At the Boulder City Council’s recent goal-setting retreat, council member Suzy Ageton, one of the most consistently thoughtful people we have seen on council in recent years, expressed a wish for executive sessions, wherein the whole council could meet for deliberations outside the public view. In a follow-up editorial, the Daily Camera pointed out that the charter change that would be required for executive sessions was rejected by Boulder voters in 2008 — 14 months ago.
Last year, as a study session to consider the role of Boards and Commissions and the way members are selected, one council member suggested that Boulder again consider allowing non-citizens to serve on boards. When reminded that the voters had rejected that idea, she responded “Yes, but not by much.”
The council member who reminded her that the electorate had decided against the idea made a similar statement, or at least a similar logical jump, a few years ago. After a council pay raise had been rejected by voters in consecutive elections, he was attempting to justify an expenditure for child-care for council members, arguing that even though voters rejected council pay raises, the vote was close and proponents hadn’t even campaigned. The logic of that argument, I thought at the time, went something like this: “The voters expressed a narrow preference for not increasing our pay. But we didn’t campaign, and if we had campaigned they would have expressed a preference in favor of a pay raise, so obviously they would like us to have increased compensation.”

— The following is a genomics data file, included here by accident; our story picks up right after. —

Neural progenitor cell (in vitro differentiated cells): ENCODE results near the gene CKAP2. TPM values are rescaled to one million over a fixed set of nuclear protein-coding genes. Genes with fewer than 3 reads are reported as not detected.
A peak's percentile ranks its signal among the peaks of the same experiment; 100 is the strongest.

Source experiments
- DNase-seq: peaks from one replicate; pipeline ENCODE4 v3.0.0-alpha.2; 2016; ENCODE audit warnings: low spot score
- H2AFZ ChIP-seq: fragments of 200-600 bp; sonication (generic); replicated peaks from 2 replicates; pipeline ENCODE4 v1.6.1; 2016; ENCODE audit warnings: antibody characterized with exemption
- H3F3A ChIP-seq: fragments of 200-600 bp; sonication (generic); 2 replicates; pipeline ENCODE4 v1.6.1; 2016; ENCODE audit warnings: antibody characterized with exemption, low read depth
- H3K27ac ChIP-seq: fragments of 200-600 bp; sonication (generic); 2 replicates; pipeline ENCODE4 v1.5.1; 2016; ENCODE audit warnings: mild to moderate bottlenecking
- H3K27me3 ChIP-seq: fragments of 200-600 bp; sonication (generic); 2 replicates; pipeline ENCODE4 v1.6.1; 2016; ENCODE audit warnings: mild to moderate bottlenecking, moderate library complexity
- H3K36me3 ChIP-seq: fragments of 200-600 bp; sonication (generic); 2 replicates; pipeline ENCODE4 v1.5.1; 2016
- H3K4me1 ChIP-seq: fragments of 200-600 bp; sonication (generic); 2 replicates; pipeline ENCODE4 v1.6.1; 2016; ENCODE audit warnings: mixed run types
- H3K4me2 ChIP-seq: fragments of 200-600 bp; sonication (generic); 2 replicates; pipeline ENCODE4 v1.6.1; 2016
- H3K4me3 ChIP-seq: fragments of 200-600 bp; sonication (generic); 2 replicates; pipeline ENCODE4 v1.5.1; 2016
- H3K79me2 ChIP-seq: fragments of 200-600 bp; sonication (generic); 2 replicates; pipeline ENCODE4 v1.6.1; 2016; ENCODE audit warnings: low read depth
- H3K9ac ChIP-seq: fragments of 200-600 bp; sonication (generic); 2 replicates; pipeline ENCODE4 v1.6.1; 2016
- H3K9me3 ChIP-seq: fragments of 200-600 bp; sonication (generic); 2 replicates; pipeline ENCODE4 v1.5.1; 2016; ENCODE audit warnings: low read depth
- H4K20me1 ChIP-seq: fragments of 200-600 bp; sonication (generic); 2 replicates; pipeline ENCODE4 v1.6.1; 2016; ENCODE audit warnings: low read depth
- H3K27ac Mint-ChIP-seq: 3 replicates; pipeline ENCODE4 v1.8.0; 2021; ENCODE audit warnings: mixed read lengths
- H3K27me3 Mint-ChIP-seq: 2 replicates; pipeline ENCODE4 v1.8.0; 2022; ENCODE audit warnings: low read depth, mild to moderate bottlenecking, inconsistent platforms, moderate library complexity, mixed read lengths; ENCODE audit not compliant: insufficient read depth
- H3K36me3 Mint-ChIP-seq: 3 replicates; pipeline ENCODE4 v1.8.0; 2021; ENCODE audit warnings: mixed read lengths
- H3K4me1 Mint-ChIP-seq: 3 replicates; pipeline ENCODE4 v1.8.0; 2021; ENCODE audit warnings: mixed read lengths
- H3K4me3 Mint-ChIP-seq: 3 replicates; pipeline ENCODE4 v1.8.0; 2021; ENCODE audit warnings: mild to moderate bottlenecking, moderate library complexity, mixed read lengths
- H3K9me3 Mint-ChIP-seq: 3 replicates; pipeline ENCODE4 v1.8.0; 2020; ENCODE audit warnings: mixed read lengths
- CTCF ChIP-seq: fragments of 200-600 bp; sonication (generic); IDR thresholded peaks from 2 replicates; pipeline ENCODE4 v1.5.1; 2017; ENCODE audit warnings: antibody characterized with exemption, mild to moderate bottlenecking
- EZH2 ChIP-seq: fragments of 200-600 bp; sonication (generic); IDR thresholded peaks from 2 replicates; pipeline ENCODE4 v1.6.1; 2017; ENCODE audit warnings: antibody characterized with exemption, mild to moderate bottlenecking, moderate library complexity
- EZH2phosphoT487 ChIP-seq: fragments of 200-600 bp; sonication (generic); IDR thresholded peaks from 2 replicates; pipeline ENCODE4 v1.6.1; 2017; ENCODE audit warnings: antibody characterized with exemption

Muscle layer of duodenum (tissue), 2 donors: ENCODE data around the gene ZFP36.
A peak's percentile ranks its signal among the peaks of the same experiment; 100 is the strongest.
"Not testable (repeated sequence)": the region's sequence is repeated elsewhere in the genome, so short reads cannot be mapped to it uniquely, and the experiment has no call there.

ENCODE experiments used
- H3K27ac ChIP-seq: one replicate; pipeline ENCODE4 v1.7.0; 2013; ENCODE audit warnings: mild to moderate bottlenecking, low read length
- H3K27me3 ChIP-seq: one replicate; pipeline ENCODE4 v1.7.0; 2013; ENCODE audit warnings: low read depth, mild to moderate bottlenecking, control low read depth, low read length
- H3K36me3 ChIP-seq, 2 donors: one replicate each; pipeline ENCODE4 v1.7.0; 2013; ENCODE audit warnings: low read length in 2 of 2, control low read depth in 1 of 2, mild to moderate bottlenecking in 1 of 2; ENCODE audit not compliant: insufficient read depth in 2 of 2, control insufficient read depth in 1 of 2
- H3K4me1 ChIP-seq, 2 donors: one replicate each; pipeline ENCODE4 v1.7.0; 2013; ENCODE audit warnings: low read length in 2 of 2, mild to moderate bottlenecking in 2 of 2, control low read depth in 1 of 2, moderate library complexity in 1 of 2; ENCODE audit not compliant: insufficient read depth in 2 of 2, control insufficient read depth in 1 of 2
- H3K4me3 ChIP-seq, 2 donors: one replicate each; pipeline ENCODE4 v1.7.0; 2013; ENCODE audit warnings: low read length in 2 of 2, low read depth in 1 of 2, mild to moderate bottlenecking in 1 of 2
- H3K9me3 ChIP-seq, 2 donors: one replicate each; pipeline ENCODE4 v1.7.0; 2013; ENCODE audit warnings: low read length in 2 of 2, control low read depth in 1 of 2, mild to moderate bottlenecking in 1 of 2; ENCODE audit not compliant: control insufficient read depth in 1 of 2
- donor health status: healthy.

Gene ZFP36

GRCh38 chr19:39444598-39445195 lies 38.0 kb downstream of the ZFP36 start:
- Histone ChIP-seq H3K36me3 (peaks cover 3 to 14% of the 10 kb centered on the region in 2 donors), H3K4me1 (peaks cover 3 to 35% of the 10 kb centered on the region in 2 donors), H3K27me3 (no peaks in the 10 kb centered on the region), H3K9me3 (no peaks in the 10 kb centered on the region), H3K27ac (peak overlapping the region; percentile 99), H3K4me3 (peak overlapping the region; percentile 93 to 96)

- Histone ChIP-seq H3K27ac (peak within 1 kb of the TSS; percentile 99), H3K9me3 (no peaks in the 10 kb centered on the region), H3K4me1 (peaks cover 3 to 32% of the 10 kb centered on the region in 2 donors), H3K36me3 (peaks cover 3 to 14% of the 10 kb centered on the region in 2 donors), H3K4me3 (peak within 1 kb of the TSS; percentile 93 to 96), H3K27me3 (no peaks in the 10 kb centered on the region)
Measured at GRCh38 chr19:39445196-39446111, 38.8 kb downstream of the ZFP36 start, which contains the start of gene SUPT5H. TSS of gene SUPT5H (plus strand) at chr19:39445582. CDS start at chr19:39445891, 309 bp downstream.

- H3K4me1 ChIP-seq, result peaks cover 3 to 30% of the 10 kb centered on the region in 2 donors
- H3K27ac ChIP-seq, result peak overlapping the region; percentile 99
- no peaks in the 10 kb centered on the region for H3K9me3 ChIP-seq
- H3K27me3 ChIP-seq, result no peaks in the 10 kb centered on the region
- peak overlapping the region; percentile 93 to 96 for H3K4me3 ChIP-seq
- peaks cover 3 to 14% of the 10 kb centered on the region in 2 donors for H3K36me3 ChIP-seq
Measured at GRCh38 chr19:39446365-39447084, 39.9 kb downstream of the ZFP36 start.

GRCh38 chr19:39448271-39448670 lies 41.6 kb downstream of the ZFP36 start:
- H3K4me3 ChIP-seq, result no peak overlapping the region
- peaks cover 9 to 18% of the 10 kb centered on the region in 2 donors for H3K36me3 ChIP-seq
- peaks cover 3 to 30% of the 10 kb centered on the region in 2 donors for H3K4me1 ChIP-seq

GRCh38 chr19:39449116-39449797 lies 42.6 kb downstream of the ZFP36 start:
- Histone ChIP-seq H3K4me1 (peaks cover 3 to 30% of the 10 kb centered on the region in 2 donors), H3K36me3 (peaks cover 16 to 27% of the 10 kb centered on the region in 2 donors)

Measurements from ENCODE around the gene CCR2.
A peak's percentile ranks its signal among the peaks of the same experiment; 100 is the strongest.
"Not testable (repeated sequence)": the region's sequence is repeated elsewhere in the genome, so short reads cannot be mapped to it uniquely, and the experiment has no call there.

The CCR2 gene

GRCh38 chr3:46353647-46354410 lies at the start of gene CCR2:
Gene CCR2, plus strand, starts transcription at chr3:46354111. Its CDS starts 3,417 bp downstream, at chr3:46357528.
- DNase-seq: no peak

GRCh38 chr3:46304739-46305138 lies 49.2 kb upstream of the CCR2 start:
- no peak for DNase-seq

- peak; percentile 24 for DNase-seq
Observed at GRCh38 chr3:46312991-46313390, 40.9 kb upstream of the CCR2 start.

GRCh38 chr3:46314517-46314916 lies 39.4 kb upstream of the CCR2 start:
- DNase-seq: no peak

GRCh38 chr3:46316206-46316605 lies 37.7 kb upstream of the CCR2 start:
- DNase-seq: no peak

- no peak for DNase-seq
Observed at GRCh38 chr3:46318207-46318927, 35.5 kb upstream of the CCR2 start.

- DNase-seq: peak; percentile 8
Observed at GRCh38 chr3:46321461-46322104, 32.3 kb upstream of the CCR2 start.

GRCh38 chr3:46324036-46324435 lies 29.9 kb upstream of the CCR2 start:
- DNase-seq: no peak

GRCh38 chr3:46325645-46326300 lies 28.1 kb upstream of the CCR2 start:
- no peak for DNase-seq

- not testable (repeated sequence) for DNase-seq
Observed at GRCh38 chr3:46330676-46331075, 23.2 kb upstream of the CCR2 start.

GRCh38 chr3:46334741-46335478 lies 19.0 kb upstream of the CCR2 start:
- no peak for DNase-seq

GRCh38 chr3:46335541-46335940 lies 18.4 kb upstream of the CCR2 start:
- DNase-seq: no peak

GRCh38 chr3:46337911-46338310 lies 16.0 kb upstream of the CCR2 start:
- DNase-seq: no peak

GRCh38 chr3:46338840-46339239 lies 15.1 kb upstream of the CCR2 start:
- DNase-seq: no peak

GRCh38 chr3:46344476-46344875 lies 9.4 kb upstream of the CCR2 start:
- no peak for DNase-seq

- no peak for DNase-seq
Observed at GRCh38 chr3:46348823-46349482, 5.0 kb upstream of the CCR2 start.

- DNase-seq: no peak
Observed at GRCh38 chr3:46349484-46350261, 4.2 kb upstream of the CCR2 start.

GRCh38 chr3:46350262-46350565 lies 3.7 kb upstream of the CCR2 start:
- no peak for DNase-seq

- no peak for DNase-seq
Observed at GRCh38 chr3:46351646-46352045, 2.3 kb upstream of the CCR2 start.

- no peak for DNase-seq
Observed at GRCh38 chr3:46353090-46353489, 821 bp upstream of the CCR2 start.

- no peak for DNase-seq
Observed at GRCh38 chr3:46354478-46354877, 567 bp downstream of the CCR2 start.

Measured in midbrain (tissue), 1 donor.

If that reminds you of Vizzini in the Princess Bride saying “So I cannot possibly choose the wine in front of me,” good.
A guy shouldn’t imagine a trend from three data points, especially if you’re relying on memory for two of them, but I’m pretty seriously bothered by this casual observation that elected government officials seem to consider an election not so much a decision-making process, but rather a preference-expression process, like a poll or a focus group, making recommendations rather than decisions, recommendations that would, of course, be trumped by the superior knowledge of the political elite.
This apparent understanding is a mark of what I have come to believe is an increasing disdain of our municipal government for the citizens, which is precisely mirrored in the increasing disdain the citizens have for the government.
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